Back-to-school anxiety: Grief counselors say it’s normal for Broward County students to feel anxiety about returning to school after the Feb. 14 shootings at Marjory Stoneman Douglas High School, since the shock of that trauma is beginning to wear off. “It’s like when you cut your finger: It doesn’t hurt at first. But, an hour later, it’s killing you,” says Pat Stauber, a social worker. “The numbness helps us not feel the full impact of the trauma when it first happens — and that numbness can last weeks, months.” Stoneman Douglas teachers are also nervous about returning. WLRN.

Medical marijuana use: Broward County School Board members agree to allow students who are registered to use medical marijuana to take it on campus in the form of an edible, oil or lotion. Parents or caregivers will be required to administer the drug at school. Students with cancer, epilepsy, HIV, AIDS, Parkinson’s disease or multiple sclerosis, among other illnesses, will be eligible to take the drug at school. Board members say they will revisit their decision if it jeopardizes federal funding. WPLG. WSVN.

Mental health services: The Clay County School District is using money from the state to add at least eight new employees to expand mental health care services. Positions were created for mental health counselors, psychologists, social workers, and coordinators for nursing, mental health and student engagement, says Superintendent Addison Davis. WJXT.

Sharing funds with charters: The Pasco County School Board delays consideration about sharing capital funds with charter schools. Board members agree to start a discussion next month, after the Aug. 28 primary in which three of the five seats are on the ballot. “This is a significant change, and we really need to talk about it,” says vice chairwoman Alison Crumbley. “The public needs to weigh in on it, too.” Gradebook. The Sarasota County School Board votes 3-2 to cut the money it sends to charter schools from $8.5 million last year to $3.6 million this year. Sarasota Herald-Tribune.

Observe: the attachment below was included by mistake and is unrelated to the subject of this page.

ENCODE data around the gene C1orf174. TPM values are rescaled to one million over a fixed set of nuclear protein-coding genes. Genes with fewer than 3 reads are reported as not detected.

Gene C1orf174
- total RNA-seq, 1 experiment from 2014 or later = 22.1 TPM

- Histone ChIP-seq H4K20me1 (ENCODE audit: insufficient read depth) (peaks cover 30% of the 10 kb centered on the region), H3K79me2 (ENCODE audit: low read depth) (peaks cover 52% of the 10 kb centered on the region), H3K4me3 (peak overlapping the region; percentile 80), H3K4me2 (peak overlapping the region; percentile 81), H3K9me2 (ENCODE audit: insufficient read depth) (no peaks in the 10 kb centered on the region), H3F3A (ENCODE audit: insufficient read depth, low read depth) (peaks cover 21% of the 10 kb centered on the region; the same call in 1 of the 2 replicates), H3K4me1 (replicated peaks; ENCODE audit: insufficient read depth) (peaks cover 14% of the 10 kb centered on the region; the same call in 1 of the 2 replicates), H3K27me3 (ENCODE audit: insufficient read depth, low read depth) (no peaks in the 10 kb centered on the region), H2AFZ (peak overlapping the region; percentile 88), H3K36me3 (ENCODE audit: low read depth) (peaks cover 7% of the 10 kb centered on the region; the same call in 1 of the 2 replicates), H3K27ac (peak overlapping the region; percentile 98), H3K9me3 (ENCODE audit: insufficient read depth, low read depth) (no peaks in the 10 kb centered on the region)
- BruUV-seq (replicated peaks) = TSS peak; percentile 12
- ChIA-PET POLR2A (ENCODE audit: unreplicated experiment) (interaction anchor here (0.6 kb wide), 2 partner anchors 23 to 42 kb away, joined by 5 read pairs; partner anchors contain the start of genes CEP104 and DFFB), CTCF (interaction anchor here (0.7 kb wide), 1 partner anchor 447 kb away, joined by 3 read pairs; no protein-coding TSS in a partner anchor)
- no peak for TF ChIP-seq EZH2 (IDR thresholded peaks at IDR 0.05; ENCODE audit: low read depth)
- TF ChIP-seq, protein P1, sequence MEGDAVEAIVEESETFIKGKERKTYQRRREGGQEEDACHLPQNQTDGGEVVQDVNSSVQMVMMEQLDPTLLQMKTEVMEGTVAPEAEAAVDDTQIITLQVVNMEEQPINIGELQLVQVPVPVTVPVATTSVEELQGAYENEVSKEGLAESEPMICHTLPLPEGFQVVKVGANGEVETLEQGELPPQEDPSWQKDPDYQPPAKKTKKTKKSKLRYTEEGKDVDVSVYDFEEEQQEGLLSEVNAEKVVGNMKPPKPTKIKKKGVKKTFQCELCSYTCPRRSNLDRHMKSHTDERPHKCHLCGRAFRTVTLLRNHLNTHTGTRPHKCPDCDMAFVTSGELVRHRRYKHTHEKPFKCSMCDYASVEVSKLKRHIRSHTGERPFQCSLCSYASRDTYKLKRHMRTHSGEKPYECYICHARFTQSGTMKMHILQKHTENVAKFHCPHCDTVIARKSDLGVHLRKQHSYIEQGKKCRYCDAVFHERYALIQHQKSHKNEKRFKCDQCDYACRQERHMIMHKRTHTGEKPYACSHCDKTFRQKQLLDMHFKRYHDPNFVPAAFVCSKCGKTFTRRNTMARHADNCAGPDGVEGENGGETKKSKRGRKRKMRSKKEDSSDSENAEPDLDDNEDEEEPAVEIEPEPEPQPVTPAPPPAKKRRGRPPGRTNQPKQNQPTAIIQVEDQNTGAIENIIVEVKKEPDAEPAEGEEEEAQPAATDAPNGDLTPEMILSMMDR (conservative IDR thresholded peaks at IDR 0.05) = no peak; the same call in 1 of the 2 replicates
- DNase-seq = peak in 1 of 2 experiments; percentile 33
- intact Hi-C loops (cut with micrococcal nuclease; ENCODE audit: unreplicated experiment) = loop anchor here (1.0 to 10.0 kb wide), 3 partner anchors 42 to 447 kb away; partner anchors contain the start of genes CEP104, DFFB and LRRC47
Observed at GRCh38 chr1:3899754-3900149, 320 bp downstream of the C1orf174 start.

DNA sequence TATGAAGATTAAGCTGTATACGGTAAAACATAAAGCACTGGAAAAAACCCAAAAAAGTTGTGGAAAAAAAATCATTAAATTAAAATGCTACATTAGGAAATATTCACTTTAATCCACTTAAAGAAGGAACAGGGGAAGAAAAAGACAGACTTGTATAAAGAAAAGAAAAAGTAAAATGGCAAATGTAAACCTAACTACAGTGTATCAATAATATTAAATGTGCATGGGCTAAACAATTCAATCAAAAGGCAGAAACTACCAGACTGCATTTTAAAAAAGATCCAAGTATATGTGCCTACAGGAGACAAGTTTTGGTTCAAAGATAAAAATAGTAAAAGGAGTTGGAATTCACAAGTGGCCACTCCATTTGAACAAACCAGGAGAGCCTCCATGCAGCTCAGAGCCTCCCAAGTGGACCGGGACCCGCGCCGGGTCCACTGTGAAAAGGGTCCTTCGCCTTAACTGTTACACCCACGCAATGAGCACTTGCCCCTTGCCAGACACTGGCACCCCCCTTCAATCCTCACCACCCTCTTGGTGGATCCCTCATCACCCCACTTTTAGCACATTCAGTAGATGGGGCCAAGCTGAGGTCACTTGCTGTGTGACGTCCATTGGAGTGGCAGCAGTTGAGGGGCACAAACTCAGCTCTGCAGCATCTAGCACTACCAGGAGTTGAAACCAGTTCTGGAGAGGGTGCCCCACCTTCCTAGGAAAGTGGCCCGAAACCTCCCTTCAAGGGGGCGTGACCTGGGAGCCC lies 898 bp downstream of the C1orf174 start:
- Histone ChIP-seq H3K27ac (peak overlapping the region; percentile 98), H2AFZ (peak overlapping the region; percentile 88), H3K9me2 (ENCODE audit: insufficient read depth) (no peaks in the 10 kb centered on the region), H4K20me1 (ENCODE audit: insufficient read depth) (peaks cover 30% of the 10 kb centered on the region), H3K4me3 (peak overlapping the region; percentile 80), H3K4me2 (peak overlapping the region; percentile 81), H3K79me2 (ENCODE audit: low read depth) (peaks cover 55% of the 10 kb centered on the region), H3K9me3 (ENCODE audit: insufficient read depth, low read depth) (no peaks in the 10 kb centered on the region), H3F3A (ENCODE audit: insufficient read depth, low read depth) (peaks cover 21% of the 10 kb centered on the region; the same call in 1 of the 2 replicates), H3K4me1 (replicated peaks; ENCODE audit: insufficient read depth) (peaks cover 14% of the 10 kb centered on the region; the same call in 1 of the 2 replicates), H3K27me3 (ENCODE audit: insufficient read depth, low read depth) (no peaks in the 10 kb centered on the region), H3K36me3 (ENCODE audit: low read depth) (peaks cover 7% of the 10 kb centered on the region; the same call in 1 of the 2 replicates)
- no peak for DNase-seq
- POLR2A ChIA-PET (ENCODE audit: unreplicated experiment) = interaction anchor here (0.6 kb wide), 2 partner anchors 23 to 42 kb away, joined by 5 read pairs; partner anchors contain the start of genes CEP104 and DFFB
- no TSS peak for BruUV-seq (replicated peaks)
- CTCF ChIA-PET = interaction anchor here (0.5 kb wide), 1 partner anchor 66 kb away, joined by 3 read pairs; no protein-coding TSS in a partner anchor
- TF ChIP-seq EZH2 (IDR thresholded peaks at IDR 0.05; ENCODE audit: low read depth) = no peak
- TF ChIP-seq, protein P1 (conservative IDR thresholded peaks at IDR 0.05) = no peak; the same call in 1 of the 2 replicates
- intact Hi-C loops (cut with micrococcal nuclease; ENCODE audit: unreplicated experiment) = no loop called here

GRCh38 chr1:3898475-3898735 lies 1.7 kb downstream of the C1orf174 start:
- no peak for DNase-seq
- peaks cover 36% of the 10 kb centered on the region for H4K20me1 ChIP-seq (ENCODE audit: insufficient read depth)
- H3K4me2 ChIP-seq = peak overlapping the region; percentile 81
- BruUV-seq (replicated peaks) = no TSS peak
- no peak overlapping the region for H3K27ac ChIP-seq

Administrator on leave: Manatee County School Board chairman Scott Hopes says Ron Ciranna, assistant superintendent for operations, is under investigation for his handling of the district’s upgrade of its software for business management. The project, which started in 2015, was budgeted at $10 million and was supposed to be completed by April 2017. The upgrade just went live July 1, and cost about $19 million. Hopes says the district is concerned that some of the work “may not have gone through proper authorization.” Bradenton Herald.

Superintendent’s contract: The Sarasota County School Board unanimously tables a vote to extend Superintendent Todd Bowden’s contract and remove the “terminate without cause” clause. Bowden had asked the board to delay the vote beyond the opening of the school year and the Aug. 28 board elections. Sarasota Herald-Tribune.